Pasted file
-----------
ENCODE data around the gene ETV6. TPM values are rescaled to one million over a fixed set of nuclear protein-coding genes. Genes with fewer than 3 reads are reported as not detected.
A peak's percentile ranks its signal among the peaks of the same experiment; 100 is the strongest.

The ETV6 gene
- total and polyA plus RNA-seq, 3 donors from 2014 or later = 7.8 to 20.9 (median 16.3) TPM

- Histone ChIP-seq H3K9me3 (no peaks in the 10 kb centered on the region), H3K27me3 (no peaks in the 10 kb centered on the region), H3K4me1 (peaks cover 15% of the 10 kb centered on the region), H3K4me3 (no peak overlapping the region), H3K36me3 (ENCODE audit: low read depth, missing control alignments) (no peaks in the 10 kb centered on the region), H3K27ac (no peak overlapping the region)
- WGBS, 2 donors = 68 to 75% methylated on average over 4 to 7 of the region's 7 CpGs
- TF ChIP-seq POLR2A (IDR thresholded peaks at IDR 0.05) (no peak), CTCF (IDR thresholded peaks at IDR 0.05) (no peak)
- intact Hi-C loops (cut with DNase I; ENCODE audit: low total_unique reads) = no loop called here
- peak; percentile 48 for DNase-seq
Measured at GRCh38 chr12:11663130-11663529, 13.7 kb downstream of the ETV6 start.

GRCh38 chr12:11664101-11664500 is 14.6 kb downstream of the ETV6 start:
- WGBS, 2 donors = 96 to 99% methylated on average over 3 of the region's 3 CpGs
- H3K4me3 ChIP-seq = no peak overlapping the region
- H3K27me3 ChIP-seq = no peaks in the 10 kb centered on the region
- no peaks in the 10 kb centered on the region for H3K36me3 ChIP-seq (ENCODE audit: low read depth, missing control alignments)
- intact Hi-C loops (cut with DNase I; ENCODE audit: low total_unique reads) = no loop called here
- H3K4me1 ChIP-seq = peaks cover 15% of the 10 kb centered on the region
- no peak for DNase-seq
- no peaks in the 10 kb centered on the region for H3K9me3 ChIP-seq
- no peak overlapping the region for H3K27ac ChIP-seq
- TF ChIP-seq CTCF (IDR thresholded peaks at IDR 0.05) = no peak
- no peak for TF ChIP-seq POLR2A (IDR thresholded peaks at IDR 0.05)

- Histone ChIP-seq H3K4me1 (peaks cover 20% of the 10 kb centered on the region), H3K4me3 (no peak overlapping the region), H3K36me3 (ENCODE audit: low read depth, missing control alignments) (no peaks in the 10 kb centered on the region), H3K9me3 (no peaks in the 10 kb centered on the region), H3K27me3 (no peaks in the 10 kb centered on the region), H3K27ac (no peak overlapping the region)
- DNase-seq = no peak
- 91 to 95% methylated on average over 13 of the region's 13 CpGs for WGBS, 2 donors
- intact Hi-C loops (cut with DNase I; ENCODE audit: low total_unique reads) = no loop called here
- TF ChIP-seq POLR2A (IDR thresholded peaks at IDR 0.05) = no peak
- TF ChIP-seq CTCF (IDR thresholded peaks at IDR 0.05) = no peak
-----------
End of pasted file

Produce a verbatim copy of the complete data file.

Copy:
ENCODE data around the gene ETV6. TPM values are rescaled to one million over a fixed set of nuclear protein-coding genes. Genes with fewer than 3 reads are reported as not detected.
A peak's percentile ranks its signal among the peaks of the same experiment; 100 is the strongest.

The ETV6 gene
- total and polyA plus RNA-seq, 3 donors from 2014 or later = 7.8 to 20.9 (median 16.3) TPM

- Histone ChIP-seq H3K9me3 (no peaks in the 10 kb centered on the region), H3K27me3 (no peaks in the 10 kb centered on the region), H3K4me1 (peaks cover 15% of the 10 kb centered on the region), H3K4me3 (no peak overlapping the region), H3K36me3 (ENCODE audit: low read depth, missing control alignments) (no peaks in the 10 kb centered on the region), H3K27ac (no peak overlapping the region)
- WGBS, 2 donors = 68 to 75% methylated on average over 4 to 7 of the region's 7 CpGs
- TF ChIP-seq POLR2A (IDR thresholded peaks at IDR 0.05) (no peak), CTCF (IDR thresholded peaks at IDR 0.05) (no peak)
- intact Hi-C loops (cut with DNase I; ENCODE audit: low total_unique reads) = no loop called here
- peak; percentile 48 for DNase-seq
Measured at GRCh38 chr12:11663130-11663529, 13.7 kb downstream of the ETV6 start.

GRCh38 chr12:11664101-11664500 is 14.6 kb downstream of the ETV6 start:
- WGBS, 2 donors = 96 to 99% methylated on average over 3 of the region's 3 CpGs
- H3K4me3 ChIP-seq = no peak overlapping the region
- H3K27me3 ChIP-seq = no peaks in the 10 kb centered on the region
- no peaks in the 10 kb centered on the region for H3K36me3 ChIP-seq (ENCODE audit: low read depth, missing control alignments)
- intact Hi-C loops (cut with DNase I; ENCODE audit: low total_unique reads) = no loop called here
- H3K4me1 ChIP-seq = peaks cover 15% of the 10 kb centered on the region
- no peak for DNase-seq
- no peaks in the 10 kb centered on the region for H3K9me3 ChIP-seq
- no peak overlapping the region for H3K27ac ChIP-seq
- TF ChIP-seq CTCF (IDR thresholded peaks at IDR 0.05) = no peak
- no peak for TF ChIP-seq POLR2A (IDR thresholded peaks at IDR 0.05)

- Histone ChIP-seq H3K4me1 (peaks cover 20% of the 10 kb centered on the region), H3K4me3 (no peak overlapping the region), H3K36me3 (ENCODE audit: low read depth, missing control alignments) (no peaks in the 10 kb centered on the region), H3K9me3 (no peaks in the 10 kb centered on the region), H3K27me3 (no peaks in the 10 kb centered on the region), H3K27ac (no peak overlapping the region)
- DNase-seq = no peak
- 91 to 95% methylated on average over 13 of the region's 13 CpGs for WGBS, 2 donors
- intact Hi-C loops (cut with DNase I; ENCODE audit: low total_unique reads) = no loop called here
- TF ChIP-seq POLR2A (IDR thresholded peaks at IDR 0.05) = no peak
- TF ChIP-seq CTCF (IDR thresholded peaks at IDR 0.05) = no peak